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  Stories That Raise Questions from
The Sun Will Rise
Parents relive the war years - the struggle and the survival

By Miriam Dansky  E. Reifer 


Other Available Chapters
Holocaust Survivors 
Chrzanow's Liquidation 
To the Left or Right 
The Inky-blue Tattoo 


Stories That Raise Questions

Stories were one commodity we were never short of during our childhood years. My father told stories, long, circuitous tales, of his childhood in Poland: the family timber yard, the cheder, the chassidic courts. My mother told of her childhood in Hungary: the grocery store in Sarospotok, the picturesque town surrounded by mountains and vineyards. We grew up absorbing these stories like sponges, so that they permeated our souls.

It was only much later that we realized that these represented more than fairy tales with which to tuck us into bed. This realization came with the growing knowledge that certain basics were mysteriously absent from our secure and loving childhood. If there was so much that seemed stolid and rooted, like our heavy bookcases, there was also something strangely missing. What was missing turned out really to be quite simple -- grandparents, cousins, relatives of all shapes and sizes, the very people, or their offspring, who peopled these stories with their rampantly colorful personalities -- in point of fact, the past. There was a gap, a hiatus, a disturbing lack of continuity, for my parents’ stories never progressed beyond their childhood years. It all sounded so wonderfully cozy, warm and intense. It was as real to us as the colorful wallpaper of our nursery, and we carried this reality around with us every waking moment. What had happened to it all? Why were we in autumn-leaved London and not in father’s Chrzanow, or mother’s Sarospotok? We had the feeling that something vast and inexplicable had happened to dislodge and dislocate them, and our curiosity grew and grew. We agreed with one another that something awesome lay at the bottom of it all. There were certain tell-tale signs, certain glances that passed between my parents when they thought we weren’t looking. We noticed other things too, such as my mother’s inky blue-black tattoo on her forearm, which she never took pains to hide. Or my father, catching his breath sometimes, sucking in air as if there could never be enough for him.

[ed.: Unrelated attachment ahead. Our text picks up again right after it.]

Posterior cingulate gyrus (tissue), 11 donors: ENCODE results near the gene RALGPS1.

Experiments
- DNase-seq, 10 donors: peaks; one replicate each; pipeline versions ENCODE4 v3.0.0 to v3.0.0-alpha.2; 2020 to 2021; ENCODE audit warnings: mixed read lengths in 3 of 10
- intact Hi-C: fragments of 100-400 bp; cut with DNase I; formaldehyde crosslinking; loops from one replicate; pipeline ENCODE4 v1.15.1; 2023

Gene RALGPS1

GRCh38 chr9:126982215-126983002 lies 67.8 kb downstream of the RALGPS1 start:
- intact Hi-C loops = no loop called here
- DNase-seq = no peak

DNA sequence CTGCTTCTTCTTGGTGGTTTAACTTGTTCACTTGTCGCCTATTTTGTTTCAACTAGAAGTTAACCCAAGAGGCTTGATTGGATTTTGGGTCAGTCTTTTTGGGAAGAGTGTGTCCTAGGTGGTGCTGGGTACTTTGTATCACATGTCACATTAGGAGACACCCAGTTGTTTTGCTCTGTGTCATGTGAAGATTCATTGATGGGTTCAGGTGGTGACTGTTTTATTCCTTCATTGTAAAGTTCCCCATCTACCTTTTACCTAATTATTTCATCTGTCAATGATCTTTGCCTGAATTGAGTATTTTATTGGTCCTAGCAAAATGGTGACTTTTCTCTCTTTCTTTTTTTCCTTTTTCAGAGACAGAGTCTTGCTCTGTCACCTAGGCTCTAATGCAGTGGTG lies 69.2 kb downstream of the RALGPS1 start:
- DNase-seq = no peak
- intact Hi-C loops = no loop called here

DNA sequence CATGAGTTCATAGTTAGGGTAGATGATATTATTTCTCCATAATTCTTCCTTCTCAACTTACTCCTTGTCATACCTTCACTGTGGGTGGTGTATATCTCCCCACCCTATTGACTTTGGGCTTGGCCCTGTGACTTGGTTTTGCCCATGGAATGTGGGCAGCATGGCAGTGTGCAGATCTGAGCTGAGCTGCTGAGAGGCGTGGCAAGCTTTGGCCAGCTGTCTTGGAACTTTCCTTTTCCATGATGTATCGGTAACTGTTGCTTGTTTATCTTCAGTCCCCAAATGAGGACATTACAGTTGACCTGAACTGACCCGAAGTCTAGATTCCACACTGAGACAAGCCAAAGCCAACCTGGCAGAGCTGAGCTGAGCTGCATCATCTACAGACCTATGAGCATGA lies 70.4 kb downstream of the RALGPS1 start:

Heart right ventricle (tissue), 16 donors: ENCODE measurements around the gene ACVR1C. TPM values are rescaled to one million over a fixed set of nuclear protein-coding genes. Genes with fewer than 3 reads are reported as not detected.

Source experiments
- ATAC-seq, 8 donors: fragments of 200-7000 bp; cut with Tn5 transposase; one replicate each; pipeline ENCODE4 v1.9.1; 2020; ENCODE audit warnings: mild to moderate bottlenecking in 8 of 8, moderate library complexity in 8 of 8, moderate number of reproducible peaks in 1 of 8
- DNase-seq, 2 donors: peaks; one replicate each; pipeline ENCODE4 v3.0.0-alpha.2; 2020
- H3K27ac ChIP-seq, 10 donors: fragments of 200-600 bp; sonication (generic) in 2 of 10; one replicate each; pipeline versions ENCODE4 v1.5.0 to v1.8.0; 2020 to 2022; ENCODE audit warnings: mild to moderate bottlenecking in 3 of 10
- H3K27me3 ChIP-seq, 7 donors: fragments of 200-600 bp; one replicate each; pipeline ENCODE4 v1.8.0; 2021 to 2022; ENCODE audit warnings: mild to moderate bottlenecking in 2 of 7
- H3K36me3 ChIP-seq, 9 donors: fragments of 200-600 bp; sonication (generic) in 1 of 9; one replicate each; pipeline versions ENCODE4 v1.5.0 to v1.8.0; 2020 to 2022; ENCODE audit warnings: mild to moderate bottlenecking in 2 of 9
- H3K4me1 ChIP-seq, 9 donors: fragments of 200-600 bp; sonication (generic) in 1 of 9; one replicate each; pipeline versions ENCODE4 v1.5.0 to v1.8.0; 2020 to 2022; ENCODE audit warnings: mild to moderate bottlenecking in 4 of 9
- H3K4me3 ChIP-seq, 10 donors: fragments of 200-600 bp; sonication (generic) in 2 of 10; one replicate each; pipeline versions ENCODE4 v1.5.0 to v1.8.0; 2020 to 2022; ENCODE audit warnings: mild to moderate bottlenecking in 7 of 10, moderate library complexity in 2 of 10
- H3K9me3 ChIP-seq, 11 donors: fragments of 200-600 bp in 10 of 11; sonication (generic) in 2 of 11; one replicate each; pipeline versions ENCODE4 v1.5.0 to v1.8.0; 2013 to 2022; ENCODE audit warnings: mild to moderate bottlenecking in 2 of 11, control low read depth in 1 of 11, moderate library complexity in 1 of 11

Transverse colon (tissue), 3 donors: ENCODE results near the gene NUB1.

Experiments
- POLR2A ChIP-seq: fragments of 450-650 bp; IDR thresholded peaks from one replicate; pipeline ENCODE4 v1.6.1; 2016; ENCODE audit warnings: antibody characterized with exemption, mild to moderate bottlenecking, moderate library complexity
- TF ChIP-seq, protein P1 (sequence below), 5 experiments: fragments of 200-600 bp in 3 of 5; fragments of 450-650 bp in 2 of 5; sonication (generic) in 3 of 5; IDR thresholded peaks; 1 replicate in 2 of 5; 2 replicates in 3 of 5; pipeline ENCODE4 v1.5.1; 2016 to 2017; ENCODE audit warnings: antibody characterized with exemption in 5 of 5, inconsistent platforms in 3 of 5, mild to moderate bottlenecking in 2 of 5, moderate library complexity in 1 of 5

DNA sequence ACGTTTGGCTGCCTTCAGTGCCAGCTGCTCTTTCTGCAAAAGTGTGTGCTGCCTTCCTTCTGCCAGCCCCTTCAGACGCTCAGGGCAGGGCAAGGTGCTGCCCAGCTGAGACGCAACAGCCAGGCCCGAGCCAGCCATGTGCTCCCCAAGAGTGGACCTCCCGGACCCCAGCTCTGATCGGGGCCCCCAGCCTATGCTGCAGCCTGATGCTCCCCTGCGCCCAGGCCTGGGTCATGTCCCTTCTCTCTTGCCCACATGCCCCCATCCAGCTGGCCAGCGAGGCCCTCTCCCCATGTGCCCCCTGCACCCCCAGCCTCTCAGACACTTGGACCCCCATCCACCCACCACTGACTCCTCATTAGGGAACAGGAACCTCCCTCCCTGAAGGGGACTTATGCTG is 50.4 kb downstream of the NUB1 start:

How come, we reasoned, they told so much, so easily -- and then simply stopped?

One day I dared to ask the inevitable question.

“Well, and where are they all now, these people?”

“Ah,” my father said, assuming a look both dreamy and stern. “Now that’s enough talk for one night. Please say ‘Hamapil,’ for you have to be up for school in the morning.”

The lights were promptly switched off, and so was our line of questioning.

But then parents are sometimes strange. Who could say that our parents’ strangeness was different than that of others? How were we to know that my parents belonged to that species, rare enough in England, called Holocaust survivors?

 
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